Books to Read Before You Visit Washington, D.C.airport_transferbarbathtubbusiness_facilitieschild_activitieschildcareconnecting_roomcribsfree_wifigymhot_tubinternetkitchennon_smokingpetpoolresturantski_in_outski_shuttleski_storagesmoking_areaspastar

Books to Read Before You Visit Washington, D.C.

Dig for an amazing used-new read at Capitol Hill Books in Washington, D.C.
Dig for an amazing used-new read at Capitol Hill Books in Washington, D.C. | © LWYang / Flickr
People in Washington, D.C. love to read. The city is home to the largest library in the United States—the Library of Congress—and the District has over 25 public libraries and countless independent bookstores. Before your visit, pick up one of these amazing books.

Guidebooks

Official Guide to the Smithsonian

Spend your flight to D.C. reading the Official Guide to the Smithsonian, which is about the 142 million artifacts in the Smithsonian collection. Get a jump start on planning which museums to visit and learning about the background of some of D.C.’s most famous exhibits.

Not For Tourists Guide to Washington, D.C.

After you’re done learning about all of the museums and tourist attractions in the Smithsonian Guide, dig into the latest edition of the Not For Tourists Guide to D.C. This easy-to-follow book breaks Washington, D.C. down by neighborhood and highlights cultural attractions you won’t find on the National Mall.

The Not For Tourists Guide to Washington, D.C. © Not For Tourists

For the Romantic

The Hopefuls

Jennifer Close brilliantly spins the tale of a young couple’s move to D.C. in The Hopefuls. The husband falls seamlessly into the hustle and bustle of politics, but the wife struggles with fitting in. It touches on how D.C. works, the city, and social life of a transplant in a humorous and witty way. Close’s husband worked on the Obama campaign, and she uses her personal experience to add realism to this novel. It will make you appreciate the city in a whole new way.

The Hopefuls by Jennifer Close © Vintage

Heartburn

Nora Ephron (of When Harry Met Sally fame) wrote Heartburn, which is loosely autobiographical and about the collapse of a marriage. Ephron was married to Carl Bernstein (of All the President’s Men fame) but left him over his wandering eye. She channels that experience into this laugh-out-loud novel, complete with delicious recipes you can replicate at home.

White Houses

Amy Bloom rewrites history with this gripping account of an affair between First Lady Eleanor Roosevelt and Lorena Hickok. White Houses is a mix of fact and fiction, bringing intrigue to history. Hickok did live in the White House and was especially close to Roosevelt—often referred to as “First Friend.” Bloom creates a romantic and captivating tale of an illicit affair.

White Houses by Amy Bloom © Random House

For the Crime Lover

The Night Gardener

You’ll stay up late reading this suspenseful novel involving a string of murders in Washington, D.C. George Pelecanos combines veteran cops and a disgraced police officer to try to solve a cold case that has suddenly gotten very hot again. The author mixes twists and turns with police procedure. The Night Gardener will have you guessing until the end.

Shining City

If you like the show Scandal, you’ll love Tom Rosenstiel’s Shining City. It follows “fixer” Peter Rena as he and his partner are hired by the White House to vet the Supreme Court Justice nominee. Things go awry with murders, sneaky senators, and journalists. It is a perfect novel of political ambition and action.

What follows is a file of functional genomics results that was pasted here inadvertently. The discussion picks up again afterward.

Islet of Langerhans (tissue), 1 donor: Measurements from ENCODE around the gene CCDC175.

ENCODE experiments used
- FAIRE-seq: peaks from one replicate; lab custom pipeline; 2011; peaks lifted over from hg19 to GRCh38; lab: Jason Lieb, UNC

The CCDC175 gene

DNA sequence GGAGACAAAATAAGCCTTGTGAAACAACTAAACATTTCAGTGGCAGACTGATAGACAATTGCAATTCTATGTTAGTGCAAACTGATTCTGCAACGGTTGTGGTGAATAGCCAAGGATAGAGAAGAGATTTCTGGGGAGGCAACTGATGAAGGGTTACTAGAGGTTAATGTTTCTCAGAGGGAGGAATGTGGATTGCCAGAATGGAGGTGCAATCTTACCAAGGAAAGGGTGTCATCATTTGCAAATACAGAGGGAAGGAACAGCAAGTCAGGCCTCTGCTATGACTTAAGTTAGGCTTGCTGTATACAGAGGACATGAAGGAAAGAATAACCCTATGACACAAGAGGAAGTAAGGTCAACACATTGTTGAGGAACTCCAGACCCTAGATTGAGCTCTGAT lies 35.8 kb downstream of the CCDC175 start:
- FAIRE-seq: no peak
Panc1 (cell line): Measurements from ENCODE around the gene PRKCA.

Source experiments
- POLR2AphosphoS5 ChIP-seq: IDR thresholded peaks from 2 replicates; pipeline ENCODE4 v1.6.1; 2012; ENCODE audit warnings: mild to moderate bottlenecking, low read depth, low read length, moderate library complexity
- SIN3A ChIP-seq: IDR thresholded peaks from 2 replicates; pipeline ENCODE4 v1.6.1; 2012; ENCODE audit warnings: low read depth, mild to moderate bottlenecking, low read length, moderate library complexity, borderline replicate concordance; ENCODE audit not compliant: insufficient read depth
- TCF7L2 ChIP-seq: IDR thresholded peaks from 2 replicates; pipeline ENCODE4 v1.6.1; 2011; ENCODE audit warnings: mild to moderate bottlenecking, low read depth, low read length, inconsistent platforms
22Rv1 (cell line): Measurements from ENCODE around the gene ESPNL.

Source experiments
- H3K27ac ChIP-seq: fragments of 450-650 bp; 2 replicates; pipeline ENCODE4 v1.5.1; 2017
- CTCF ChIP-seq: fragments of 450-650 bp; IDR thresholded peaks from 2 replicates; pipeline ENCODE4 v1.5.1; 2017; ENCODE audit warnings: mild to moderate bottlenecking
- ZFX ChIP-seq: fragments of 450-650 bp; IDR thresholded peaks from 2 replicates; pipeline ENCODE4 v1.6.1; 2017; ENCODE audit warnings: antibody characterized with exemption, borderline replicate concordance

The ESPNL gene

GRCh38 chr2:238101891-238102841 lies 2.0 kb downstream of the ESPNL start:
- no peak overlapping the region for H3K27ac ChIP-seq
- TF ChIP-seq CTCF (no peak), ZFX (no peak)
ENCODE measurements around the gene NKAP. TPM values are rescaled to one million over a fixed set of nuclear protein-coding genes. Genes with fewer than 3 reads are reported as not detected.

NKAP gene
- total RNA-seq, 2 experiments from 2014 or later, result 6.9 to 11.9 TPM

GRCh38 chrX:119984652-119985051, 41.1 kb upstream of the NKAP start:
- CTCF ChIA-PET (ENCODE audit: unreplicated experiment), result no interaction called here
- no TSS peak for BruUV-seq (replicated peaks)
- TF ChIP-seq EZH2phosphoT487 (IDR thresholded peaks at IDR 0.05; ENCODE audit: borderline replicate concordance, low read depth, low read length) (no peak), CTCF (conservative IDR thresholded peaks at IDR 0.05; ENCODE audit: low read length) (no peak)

The Shining City by Tom Rosenstiel © HarperCollins Publishers

All the President’s Men

All the President’s Men dives into the Watergate Scandal. Bob Woodard and Carl Bernstein, both reporters at The Washington Post in the age of Nixon’s presidency, wrote this true story. They share the insider scoop of their Pulitzer Prize-winning investigation of Watergate that would eventually bring down Nixon. It is a fascinating glance into history and journalism.

All the President's Men © Simon & Schuster

For the Foodie

The Cupcake Diaries

Go behind the scenes and into the kitchen of Georgetown Cupcake. Part cookbook, part memoir, this book tells about how sisters Katherine Kallinis Berman and Sophie Kallinis LaMontagne went from jobs in fashion and finance to stars of TLC’s DC Cupcake. Try your own takes on their cakes, and when you get to D.C., you can try the real deal.

The White House Chef: Eleven Years, Two Presidents, One Kitchen

In this tell-all book, Chef Walter Scheib talks about his time in the Clinton and Bush White House. He changed the traditional French fare into modern, fresh American cooking. This memoir blends history, like serving Nelson Mandela during the Clinton Administration, with delightful food writing and will leave you hungry for more.

The White House Chef: Eleven Years, Two Presidents, One Kitchen by Walter Scheib and Andrew Friedman © Houghton Mifflin Harcourt

For the History Buff

Capitol Hill Haunts

This spooky book explores the most popular ghost stories around D.C. Author and local tour guide Tim Krepp takes you through the Capitol exploring history’s unexplained happenings and hauntings. Learn about the Demon Cat of the Capitol and the spirits guarding the Congressional Cemetery, along with some fascinating historical tidbits of information.

Grand Avenues: The Story of Pierre Charles L’Enfant, the French Visionary Who Designed Washington, D.C.

Discover the little-known backstory of Pierre L’Enfant, architect and designer of Washington, D.C. The young artistic genius only lasted 11 months on the job, but his designs and plan for D.C. are still in use today. This book will give you a new perspective on the city and the forgotten man behind it.

Grand Avenues by Scott W. Berg © Vintage